Kindertransport veterans urge Calais children help
Surviving members of the "Kindertransport" that brought 10,000 refugees to the UK on the eve of World War Two have visited the infamous Calais Jungle to meet lone children seeking asylum in the UK.
"If seeing is believing, I couldn't believe the condition of the camp," says Rabbi Harry Jacobi, 90, as he meets some of the 400 children who call the Jungle home.
"This is not a concentration camp... yet I feel so furious. I am ashamed with the whole of Europe not doing enough for the refugees here. This camp should be closed tomorrow."
Earlier this week, the 90-year-old rabbi and peer Alf Dubs - two men who were once refugees themselves - travelled to the camp to meet a new generation in peril.
'How long will it take?'
The men met "Ashraf" and "Misaq" from Afghanistan who have lived in the Jungle for eight months.
They tell the boys about their personal refugee journeys. Rabbi Jacobi fled Nazi Germany when he was 13 and never saw his parents again. Labour peer Lord Dubs was aged just six but was later reunited with his mother and father.
In turn, the boys tell them what they think will be good about life in Britain - school and playing cricket, like they did at home.
The youngsters ask how long they have to wait to get to Britain.
"We're going to do our best, we're pushing hard to make the government do it quickly," says Lord Dubs.
"It's a great country. I hope you get there soon."
'Forced to leave'
Misaq says his father was killed by the Taliban - "Bomb, bomb" he says in the few words of English he knows. His mother is back in Afghanistan and he has little contact with her. Both had made it across Asia and Europe after their families paid people smugglers.
Every night the boys say they are afraid - particularly of people who drink.
"Please tell him we were forced to leave. We haven't come here through our own will, we were forced out and this isn't somewhere we should be. You are the first one to come here properly and ask us what we want, we want to thank you," they say to their visitors via a translator.
Lord Dubs says he can identify with one of the boys.
"He was about the same age I was when I came on the train from Prague," he explains.
According to charity Citizens UK, the two boys both have a legal claim to come to Britain, after the High Court ruled that asylum applications for children with a relative in Britain should be dealt with by the UK so they can be reunited.
For months, Lord Dubs lobbied the government to do more to help these children and others in Europe's migrant crisis - and last month it finally agreed to do so.
His campaign continues because there is no certainty yet how many children will eventually come to the UK - or how soon.
'Get a move on'
Number 10's position is that the first arrivals are expected "before the end of the year".
Lord Dubs and Rabbi Jacobi said the government's commitment was not enough.
"I think I am far more determined than ever to push the British government to say, 'Look, these are young, unaccompanied, refugee children here, the amendment in Parliament was designed to deal with those children, to help them get to Britain, we should get a move on,'" he says.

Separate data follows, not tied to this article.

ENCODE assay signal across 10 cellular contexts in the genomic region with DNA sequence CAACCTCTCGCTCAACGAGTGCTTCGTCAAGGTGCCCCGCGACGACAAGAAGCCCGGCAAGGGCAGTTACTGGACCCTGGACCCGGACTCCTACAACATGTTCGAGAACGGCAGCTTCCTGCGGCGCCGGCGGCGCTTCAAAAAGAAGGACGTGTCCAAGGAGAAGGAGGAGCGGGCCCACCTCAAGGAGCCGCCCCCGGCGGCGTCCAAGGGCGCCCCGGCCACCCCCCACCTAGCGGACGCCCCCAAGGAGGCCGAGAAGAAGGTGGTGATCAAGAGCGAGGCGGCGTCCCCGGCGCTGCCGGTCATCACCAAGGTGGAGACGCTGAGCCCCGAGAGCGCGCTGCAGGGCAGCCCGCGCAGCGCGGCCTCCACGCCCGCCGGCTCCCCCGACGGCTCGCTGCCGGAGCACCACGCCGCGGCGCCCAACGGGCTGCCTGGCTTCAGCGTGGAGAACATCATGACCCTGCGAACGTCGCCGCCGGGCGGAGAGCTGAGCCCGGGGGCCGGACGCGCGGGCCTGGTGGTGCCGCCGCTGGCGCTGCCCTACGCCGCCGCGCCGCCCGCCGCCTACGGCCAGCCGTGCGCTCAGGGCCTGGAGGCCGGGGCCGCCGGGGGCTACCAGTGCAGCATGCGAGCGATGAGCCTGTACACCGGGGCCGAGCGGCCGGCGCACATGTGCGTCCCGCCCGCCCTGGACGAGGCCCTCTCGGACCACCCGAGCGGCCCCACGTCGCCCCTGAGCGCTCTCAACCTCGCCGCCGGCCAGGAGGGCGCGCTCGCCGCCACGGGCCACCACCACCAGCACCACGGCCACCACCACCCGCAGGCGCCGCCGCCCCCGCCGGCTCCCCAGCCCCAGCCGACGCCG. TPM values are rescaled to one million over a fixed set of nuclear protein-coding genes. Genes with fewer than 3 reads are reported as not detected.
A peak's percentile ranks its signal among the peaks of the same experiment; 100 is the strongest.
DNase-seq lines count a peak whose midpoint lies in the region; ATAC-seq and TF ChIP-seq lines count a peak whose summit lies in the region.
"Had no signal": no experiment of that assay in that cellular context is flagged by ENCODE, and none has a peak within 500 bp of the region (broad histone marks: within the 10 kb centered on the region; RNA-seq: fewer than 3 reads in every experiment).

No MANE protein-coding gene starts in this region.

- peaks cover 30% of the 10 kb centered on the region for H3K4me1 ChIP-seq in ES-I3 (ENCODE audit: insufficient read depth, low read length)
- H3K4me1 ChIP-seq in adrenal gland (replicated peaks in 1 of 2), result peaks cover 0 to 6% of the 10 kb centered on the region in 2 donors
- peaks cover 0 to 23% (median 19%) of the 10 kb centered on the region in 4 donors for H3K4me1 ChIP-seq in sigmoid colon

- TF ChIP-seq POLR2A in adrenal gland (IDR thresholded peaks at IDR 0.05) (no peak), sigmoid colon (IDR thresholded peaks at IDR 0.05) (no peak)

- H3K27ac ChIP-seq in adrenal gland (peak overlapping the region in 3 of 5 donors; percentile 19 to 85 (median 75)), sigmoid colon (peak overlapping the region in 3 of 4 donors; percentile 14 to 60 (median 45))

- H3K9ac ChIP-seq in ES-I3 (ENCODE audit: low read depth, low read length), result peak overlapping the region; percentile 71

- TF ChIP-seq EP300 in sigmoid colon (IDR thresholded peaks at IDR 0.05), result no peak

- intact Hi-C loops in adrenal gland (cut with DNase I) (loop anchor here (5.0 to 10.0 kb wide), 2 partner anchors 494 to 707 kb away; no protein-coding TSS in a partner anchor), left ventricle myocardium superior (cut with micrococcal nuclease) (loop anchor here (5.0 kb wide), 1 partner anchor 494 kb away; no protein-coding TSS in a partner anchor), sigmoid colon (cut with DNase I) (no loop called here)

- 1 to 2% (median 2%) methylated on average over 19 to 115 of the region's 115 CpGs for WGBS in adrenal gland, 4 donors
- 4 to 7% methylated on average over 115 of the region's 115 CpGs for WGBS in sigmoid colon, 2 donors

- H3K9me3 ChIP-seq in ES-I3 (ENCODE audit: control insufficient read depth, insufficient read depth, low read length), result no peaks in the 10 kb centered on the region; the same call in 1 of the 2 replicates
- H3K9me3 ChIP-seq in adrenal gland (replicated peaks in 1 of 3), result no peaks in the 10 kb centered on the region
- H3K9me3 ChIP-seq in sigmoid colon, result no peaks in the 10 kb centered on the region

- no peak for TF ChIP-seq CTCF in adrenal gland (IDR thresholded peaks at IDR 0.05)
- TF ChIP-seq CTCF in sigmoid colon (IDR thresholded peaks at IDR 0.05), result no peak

"The conditions are intolerable for children to be on their own, we shouldn't as a civilised continent allow this to go on for another day longer."
Almost 90,000 unaccompanied minors seeking asylum in Europe
Most are male and aged between 16 and 17
13% are under 14 and some as young as eight or nine years old
Two largest nationalities are Afghan and Syrian
What was the Kindertransport?
As conflict with Nazi Germany loomed - and it became increasingly apparent that Europe's Jews weren't safe - the UK took in 10,000 of their children. The last ship arrived two days before war was declared.
Many of these children, like Rabbi Jacobi, who was 13, never saw their parents again. He had initially escaped in 1939 from Berlin to Holland, which was invaded by the Germans the following year.
"So we were anxiously waiting what would happen to us, and Holland was unprepared," he explains.
"So on 15 May, five days after the invasion, it looked as if Holland would be occupied and a non-Jewish woman persuaded a cargo boat captain to take us away," he said.
"We had no idea where we would go... but five days after leaving Holland we arrived at Liverpool."
Lord Dubs' escape from the then-Czechoslovakia was different. Aged six, his father had already made it to the UK - and his mother was also later able to flee.
"I can still see her standing at Prague station, German soldiers with Swastikas," he said.
"I was one of the youngest. I didn't fully realise what was going on - but when we got to the Holland border the older children cheered. I knew it was significant but I didn't know why."
The Kindertransport is a story of the triumph of hope in the face of the worst possible odds. So what's it got to do with Calais?
The circumstances are completely different - but many of the Kindertransport veterans say the moral imperative to act is the same.
Children 'could die'
Home Office officials in London must now find homes in Britain for both eligible Calais children, but also an unspecified number from France, Italy and Greece under the commitment given by the prime minister to Lord Dubs.
But just 33 of 157 identified in Calais have so far moved to the UK - and many cases could take months to resolve because of the proof needed by officials.
Liz Clegg, from the charity Help Refugees, says children have been killed in lorries and by traffic around the camp because of their determination not to remain in France.
"They are too young and they have been told by people at home to go to the UK.
"So we can't stop them from attempting to get on the lorries or go to the trains," she says.
"They are on a mission. Any one of these children could die tonight."
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